In these presentations, occurring the fourth Thursdays of the month, Mr. Montgomery Goforth and other aerospace subject matter experts will discuss the technology development challenges faced by NASA’s Johnson Space Center and the surrounding Aerospace community in our ongoing efforts as the hub of human spaceflight. Presentations will focus on the ways in which these challenges, and the associated opportunities, can be leveraged by Houston’s innovation community.
During the Thursday January 26 presentation, Raymond Wagner will discuss leveraging Radio Frequency Identification (RFID) technology for ultra-long lived wireless sensors, the technology developed, and examples of in-space and terrestrial applications which may provide opportunities for commercialization. (RFID technology is widely used for terrestrial logistics, and NASA has begun extensively using it on the International Space Station (ISS) to support inventory monitoring and tracking. While RFID primarily provides a mechanism for a small, battery-less tag to report its identification only using power received from an RFID interrogator, protocol extensions allow for the inclusion of other information, such as sensor data, as well. Using this capability, we have developed a store-and-forward overlay to allow Internet-of-things (IoT)-style wireless sensors to use the EPC Global Class 1 Generation 2 RFID protocol as their data transmission mechanism. This gives the wireless sensor a radio that it can essentially use “for free” from the standpoint of its own power budget and significantly opens up the design space for ultra-long lived wireless sensors.
Past NASA Tech Talks have included : Montgomery B. Goforth discussing NASA Intellectual Property suitable for commercialization by small/start-up companies. Future NASA Tech Talks will include: dual-use (space/terrestrial) technologies in the areas of:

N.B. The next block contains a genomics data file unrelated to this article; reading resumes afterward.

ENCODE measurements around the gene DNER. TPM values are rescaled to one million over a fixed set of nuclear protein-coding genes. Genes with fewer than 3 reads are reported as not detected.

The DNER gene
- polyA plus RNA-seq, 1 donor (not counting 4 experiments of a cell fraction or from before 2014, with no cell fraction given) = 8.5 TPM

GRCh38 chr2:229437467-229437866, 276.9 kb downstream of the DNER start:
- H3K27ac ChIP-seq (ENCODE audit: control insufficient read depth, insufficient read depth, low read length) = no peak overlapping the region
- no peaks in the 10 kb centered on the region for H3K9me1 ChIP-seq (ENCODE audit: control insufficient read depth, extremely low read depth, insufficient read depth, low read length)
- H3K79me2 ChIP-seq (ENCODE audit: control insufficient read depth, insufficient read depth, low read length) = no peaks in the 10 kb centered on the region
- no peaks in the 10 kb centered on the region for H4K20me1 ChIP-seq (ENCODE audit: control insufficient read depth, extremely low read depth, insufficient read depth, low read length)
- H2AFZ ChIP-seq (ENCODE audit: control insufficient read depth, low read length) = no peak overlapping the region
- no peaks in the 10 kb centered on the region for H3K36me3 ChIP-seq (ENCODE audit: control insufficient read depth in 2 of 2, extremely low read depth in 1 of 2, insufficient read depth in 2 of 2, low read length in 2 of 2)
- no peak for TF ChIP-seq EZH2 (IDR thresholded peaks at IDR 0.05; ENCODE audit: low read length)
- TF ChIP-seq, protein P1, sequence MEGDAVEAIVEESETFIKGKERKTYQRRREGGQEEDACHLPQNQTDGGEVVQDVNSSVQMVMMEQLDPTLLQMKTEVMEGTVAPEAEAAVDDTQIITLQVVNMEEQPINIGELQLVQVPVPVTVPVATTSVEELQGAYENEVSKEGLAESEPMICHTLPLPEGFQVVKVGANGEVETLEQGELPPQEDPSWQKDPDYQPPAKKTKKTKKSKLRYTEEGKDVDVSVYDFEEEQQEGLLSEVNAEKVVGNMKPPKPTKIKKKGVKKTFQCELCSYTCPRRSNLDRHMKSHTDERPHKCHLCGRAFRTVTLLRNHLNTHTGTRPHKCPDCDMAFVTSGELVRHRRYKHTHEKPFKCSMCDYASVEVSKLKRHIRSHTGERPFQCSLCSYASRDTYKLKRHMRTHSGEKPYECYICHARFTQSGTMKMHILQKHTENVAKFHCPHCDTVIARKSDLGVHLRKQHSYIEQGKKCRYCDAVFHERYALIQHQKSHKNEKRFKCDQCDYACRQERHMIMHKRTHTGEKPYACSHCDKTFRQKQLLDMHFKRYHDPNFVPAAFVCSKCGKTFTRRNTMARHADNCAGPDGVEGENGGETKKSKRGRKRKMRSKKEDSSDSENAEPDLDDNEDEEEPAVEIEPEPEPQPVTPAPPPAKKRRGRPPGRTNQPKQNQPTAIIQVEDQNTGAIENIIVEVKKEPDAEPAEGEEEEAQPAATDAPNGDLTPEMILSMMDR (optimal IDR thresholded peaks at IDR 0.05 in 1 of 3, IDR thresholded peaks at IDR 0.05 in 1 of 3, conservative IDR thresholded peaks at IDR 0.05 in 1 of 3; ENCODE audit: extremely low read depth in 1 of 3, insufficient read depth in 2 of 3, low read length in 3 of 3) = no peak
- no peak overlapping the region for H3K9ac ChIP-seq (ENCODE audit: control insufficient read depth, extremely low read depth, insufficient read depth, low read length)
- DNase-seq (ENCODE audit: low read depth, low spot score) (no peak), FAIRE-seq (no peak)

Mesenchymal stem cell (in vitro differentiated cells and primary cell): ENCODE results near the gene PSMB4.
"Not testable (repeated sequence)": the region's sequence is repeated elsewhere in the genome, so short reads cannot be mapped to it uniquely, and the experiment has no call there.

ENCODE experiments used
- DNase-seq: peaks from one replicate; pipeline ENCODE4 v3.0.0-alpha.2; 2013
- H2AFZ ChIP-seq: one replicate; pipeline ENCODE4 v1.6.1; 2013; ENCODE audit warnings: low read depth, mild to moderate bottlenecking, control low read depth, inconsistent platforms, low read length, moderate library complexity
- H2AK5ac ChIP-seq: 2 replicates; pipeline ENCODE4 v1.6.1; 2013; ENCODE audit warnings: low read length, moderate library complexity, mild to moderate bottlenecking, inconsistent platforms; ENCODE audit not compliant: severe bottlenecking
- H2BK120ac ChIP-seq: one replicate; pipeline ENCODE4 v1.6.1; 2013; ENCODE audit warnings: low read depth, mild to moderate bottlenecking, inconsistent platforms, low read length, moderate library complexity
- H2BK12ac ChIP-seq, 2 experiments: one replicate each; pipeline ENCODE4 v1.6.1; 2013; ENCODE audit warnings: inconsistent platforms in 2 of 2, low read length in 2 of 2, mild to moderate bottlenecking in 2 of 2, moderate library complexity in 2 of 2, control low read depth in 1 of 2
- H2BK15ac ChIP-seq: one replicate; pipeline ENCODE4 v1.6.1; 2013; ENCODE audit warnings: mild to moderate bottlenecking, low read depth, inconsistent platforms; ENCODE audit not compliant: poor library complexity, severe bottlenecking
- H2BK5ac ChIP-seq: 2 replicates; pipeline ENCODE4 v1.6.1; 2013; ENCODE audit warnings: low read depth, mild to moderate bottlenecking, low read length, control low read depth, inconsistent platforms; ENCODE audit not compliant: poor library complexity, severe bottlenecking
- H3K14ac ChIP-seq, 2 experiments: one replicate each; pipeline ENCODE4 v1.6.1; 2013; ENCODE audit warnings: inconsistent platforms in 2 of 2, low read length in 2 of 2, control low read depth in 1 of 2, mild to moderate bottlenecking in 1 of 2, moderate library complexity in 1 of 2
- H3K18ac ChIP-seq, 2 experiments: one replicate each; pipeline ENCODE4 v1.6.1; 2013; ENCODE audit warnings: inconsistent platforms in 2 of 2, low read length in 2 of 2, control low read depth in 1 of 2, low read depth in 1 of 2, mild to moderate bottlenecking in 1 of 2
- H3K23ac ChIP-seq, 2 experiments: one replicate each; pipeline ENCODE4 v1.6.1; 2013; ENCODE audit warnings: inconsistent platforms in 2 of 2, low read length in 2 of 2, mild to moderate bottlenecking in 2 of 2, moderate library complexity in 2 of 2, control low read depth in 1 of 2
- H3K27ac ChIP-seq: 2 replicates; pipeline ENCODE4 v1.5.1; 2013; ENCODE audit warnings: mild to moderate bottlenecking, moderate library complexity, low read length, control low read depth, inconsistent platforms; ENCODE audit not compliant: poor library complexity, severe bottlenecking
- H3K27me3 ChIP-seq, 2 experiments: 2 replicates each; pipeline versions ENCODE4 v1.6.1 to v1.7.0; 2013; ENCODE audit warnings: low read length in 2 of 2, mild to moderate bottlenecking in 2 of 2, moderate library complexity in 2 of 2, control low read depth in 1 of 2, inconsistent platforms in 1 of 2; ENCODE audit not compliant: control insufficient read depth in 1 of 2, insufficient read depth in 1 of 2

About the Speakers
Raymond Wagner leads the NASA Johnson Space Center (JSC) technology development effort infusing Radio Frequency Identification (RFID)-based, ultra-low power wireless sensors into spaceflight applications. In addition, he serves as the chief technologist of the NASA Space Communications and Navigation (SCaN) program 5G project office and the deputy chair of the NASA 3GPP Working Group. He also serves as the Data Standards Manager at JSC and represents the center at the Consultative Committee for Space Data Systems (CCSDS). In that role, he has led the CCSDS effort for standardization of 3GPP in spaceflight applications. He has B.S.E.E., M.S., and Ph.D. degrees from Rice University in Houston, TX.
Montgomery B. Goforth serves as the Assistant Director, Strategic Pursuits & Partnerships - Engineering Directorate, NASA JSC.
Mr. Goforth has more than 30 years of experience as both Engineer and Manager in a variety of highly technical space and defense-related efforts. He joined NASA in 1990 as part of the Mission Operations Directorate, working on planning systems and automated procedure execution tools for the International Space Station (ISS). He became Deputy Project Manager for the Portable Computer System, the laptop used for command and control of the ISS, in 1996, and ultimately became Chief of the Branch responsible for all laptops onboard ISS and the Space Shuttle.
In 2002 he moved to the ISS Avionics and Software Office as Manager of the Flight Software Development Office and later served as Chief Engineer. During 2005 he spent several months at NASA Headquarters working in the Robotics Lunar Exploration Program. In 2006 he joined the Constellation Program as Chief of Avionics and Software Test and Verification and became Chief of the Software and Avionics Integration Office in 2007. In this role he was responsible for leading a large nation-wide Systems Engineering & Integration (SE&I) organization which provided program-level coordination, oversight, integration and management of the system-of-systems avionics and software, including the coordination of integrated modeling and simulation and test activities across the Constellation program and the technical integration of Constellation’s Command, Control, Communications, and Information (C3I) architecture.
In 2011, he joined the Avionic Systems Division to support their Strategic Planning and Partnership efforts. In 2015, he moved onto Engineering Directorate Staff to support Strategic Pursuits and Partnerships. In this role, he put together a framework to better focus Engineering’s efforts towards Human Spaceflight technology and systems development consistent with JSC and Agency goals for exploration. This framework guides Engineering’s internal investments and external partnerships supporting Lunar and Mars Exploration.
Mr. Goforth was born in East Texas, raised in Southern California and Arizona, and graduated from Rice University (BSME 1982, MSME 1987). Prior to coming to Johnson Space Center, he was employed by a small defense contractor specializing in anti-submarine warfare.
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